In times of digitization, there is a growing need to process more and more legal transactions in a digital framework - also in the area of raising and processing of funds or in general corporate transactions. Within the framework of so-called Security Token Offerings ("STO"), companies limited by shares can, for example, digitally issue shares or participation certificates in the form of tokens and hence facilitate the tradeability of their investments. It must be ensured that, in addition to the digital transfer of the tokens, the shareholders rights are synchronically transferred, fully compliant with local laws and regulations and legally valid.
Uncertificated Securities or Negotiable Securities?
According to art. 965 of the Swiss Code of Obligations ("CO"), a security is instrument to which a right attaches in such a manner that it may not be exercised or transferred without the underlying certificate. Certificated or “securitized” shares issued in the form of negotiable securities usually exist as physical deeds. In contrast, uncertificated securities within the meaning of art. 973c CO are fully dematerialized securities, i.e. they lack of any physicality. Companies limited by shares are free to choose the form in which they wishe to issue theirs shares (negotiable or uncertificated). However, the issue of uncertificated securities requires a corresponding statutory regulation.
Digital shares are generally issued as uncertificated securities. This is mainly due to the fact that the use of physical paper in digital ecosystems appears to be inefficient.
How is the legally valid transfer of Shares conducted?
Every company limited by shares with registered shares is legally obliged to keep a share register of their shareholders. At the latest when such a company is sold, the question arises whether the entries in the share register are (still) up-to-date and correct. As part of a legal due diligence, the buyer will insist on verifying ownership of the shares. The company must be able to prove for each share that there is a complete chain of ownership from the time of issuance. In practice, however, it happens very often that shares have not been transferred legally valid and, as a result, the share register is not correct or up-to-date and hence, no complete chain of ownership can be proven.
If shares need to be transferred, it must first be clarified (i) what type of share it is and (ii) in what form they were issued.
Shares may be bearer shares or registered shares. Both types of shares can be issued either in certificated or uncertificated form. The securitization takes place, for example, in a share title or in share certificates. In the uncertificated form, shares can be issued, for example, as uncertificated securities. Uncertificated securities are created upon entry in the book of uncertificated securities (art. 973c CO); in addition, a statutory basis in the articles of association is generally required for their creation (art. 973c paras. 1 and 2 CO).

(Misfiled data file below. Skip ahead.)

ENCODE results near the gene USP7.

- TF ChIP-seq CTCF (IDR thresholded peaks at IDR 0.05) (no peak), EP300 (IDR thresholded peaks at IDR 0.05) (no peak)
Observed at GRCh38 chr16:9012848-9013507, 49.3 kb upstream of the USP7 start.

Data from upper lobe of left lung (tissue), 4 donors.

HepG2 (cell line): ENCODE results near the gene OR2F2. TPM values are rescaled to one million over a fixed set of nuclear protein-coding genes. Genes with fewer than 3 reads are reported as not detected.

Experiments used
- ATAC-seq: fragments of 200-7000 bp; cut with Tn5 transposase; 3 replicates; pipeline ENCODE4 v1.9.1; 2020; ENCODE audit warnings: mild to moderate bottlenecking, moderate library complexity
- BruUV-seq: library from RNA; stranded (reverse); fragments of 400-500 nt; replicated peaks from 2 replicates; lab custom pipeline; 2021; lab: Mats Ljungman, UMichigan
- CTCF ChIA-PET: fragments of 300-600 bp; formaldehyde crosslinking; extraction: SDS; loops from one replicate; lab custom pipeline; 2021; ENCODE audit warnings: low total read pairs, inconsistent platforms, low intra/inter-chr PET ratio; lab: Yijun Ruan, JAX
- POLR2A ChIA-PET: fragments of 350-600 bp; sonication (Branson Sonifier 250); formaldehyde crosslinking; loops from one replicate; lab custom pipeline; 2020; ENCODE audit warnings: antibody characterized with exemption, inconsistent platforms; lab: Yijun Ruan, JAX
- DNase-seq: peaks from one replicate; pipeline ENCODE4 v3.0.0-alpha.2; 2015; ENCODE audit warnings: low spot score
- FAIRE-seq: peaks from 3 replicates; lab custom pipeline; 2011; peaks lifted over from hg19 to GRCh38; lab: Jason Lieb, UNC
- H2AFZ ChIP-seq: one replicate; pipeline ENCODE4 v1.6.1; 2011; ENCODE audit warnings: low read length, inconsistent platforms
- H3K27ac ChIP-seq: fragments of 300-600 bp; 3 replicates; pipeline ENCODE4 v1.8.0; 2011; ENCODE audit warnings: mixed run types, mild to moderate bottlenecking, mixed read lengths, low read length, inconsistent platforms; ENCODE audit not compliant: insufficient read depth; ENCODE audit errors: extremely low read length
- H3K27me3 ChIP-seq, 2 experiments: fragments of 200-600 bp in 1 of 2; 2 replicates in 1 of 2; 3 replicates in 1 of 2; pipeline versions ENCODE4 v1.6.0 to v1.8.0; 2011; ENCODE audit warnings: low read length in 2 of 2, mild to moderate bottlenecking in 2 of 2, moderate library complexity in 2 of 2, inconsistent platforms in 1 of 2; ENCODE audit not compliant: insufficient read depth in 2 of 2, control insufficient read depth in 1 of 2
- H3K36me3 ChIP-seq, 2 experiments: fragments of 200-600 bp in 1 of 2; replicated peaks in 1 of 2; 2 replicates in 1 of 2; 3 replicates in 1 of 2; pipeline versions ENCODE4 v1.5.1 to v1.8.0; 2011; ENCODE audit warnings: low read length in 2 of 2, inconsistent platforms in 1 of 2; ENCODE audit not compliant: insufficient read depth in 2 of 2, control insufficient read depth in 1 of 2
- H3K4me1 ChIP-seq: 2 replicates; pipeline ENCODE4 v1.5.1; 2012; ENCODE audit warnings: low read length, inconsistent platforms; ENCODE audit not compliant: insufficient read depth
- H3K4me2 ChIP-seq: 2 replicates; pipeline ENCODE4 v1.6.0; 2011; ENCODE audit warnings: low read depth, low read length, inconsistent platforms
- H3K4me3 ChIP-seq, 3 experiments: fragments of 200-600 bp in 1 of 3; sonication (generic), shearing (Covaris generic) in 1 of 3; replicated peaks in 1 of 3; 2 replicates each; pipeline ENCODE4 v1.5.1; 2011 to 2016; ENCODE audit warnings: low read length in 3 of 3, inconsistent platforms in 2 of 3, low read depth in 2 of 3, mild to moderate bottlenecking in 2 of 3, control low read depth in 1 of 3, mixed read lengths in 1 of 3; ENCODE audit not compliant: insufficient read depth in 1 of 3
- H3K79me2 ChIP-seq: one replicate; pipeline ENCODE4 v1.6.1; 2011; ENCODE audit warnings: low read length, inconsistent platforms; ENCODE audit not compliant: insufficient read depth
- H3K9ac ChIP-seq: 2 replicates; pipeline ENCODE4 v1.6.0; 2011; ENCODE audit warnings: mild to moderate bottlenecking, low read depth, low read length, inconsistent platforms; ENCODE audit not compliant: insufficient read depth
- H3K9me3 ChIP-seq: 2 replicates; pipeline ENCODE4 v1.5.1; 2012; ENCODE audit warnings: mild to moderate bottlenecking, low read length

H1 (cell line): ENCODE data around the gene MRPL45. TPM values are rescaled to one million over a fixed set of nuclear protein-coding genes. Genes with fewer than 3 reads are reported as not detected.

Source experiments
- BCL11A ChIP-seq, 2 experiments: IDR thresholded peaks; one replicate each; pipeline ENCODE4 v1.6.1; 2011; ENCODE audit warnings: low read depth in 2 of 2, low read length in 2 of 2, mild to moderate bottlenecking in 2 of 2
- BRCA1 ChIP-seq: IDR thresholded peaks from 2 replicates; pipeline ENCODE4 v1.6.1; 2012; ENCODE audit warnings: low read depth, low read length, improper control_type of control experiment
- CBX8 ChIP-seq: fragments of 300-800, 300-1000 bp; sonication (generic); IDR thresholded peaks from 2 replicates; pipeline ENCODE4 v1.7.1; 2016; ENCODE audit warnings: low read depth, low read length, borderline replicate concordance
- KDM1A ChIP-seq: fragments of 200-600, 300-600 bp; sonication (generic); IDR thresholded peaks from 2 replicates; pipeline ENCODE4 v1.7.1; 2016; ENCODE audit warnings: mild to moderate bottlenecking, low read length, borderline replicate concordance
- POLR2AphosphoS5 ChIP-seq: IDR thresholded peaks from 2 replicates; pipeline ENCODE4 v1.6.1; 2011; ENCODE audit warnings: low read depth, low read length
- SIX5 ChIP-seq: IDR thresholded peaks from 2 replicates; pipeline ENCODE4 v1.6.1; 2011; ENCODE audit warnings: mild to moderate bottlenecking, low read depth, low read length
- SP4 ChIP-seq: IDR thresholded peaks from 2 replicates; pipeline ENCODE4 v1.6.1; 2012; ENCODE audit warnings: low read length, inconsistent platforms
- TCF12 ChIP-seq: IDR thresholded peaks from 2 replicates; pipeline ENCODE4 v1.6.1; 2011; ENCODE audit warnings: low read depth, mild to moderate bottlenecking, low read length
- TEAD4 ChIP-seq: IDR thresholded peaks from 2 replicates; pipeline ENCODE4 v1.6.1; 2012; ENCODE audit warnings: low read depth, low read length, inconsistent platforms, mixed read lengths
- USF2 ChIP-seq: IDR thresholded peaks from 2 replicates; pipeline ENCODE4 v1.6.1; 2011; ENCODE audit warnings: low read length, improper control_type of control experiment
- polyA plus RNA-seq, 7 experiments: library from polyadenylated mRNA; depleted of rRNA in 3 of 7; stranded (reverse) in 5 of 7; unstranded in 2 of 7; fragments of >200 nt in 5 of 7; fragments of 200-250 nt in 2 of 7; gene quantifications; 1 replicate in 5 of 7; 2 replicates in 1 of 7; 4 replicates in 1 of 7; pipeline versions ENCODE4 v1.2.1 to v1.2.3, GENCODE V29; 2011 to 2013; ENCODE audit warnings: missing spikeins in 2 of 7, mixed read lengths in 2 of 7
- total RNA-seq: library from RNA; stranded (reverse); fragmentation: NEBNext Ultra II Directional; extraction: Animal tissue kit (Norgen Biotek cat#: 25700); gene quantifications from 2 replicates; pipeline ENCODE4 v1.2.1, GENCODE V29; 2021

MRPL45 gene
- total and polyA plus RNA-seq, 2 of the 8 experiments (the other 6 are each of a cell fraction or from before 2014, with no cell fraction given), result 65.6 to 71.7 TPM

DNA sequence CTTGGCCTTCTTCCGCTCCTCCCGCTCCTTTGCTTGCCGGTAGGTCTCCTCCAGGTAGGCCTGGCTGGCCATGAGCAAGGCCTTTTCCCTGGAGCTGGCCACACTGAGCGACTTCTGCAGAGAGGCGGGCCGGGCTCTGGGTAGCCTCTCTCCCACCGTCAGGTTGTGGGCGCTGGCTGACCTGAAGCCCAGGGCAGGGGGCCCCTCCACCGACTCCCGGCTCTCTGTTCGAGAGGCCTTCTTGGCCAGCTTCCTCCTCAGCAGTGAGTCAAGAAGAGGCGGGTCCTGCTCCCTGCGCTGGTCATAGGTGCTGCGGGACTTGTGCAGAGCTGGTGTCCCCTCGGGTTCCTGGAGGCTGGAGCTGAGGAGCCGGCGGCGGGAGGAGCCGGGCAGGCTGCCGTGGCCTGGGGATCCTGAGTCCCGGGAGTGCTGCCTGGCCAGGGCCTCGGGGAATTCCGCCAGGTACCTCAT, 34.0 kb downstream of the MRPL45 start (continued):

Uncertificated securities are transferred by written assignment (art. 973c para. 4 CO). The transaction must be hand signed by the assignor to be legally valid (art. 165 para. 1 and art. 973c para. 4 CO). The written form requirement can alternatively be met by a qualified electronic signature (“QES”). If these requirements are not met in the transfer of shares, the buyer does not become the legal owner. An entry in the shareholders’ register of the buyer may not remedy this deficit, as entries in the shareholders’ register are only declaratory in nature and cannot create ownership of the share.
Transfer of Digital Rights via Blockchain-based "daura" Platform
Since February 2019, companies limited by shares are able to issue uncertificated securities not only in digital form but also in "tokenized" form thanks to the Blockchain-based platform solution provided by daura AG. Uncertificated securities are represented by cryptographic tokens and registered on a blockchain and functionally fulfill an uncertificated securities holder’s proof. By transferring these tokens on the blockchain, uncertificated securities can be easily transferred worldwide between registered platform users and formalities such as a hand-written assignment are not needed. Instead of by assignment, a claimcan be transferred by way of contractual agreement between all parties involved, i.e. between the old creditor, the new creditor and the debtor. This is referred to as a tripartite transfer agreement.
A Glimpse into the future of Swiss Legislature
During its meeting on 22 March 2019, the Federal Council initiated the consultation on the adaptation of federal law to developments in distributed ledger technology (DLT). It thereby aims to increase legal certainty, remove hurdles for DLT-based applications and limit risks of misuse.
In the Swiss Code of Obligations, the possibility of an electronic registration of rights that can guarantee the functions of negotiable securities is to be created. This is intended to increase legal certainty in the transfer of DLT-based assets. The precondition is that the rights are displayed in a distributed electronic register based on the DLT, meeting certain requirements and that the parties entitled and obliged by the right have agreed to this registration. If this is the case, the register takes over those functions which have traditionally been performed by negotiable securities. "DLT uncertified securities" shall then be transferable without the requirement of written form.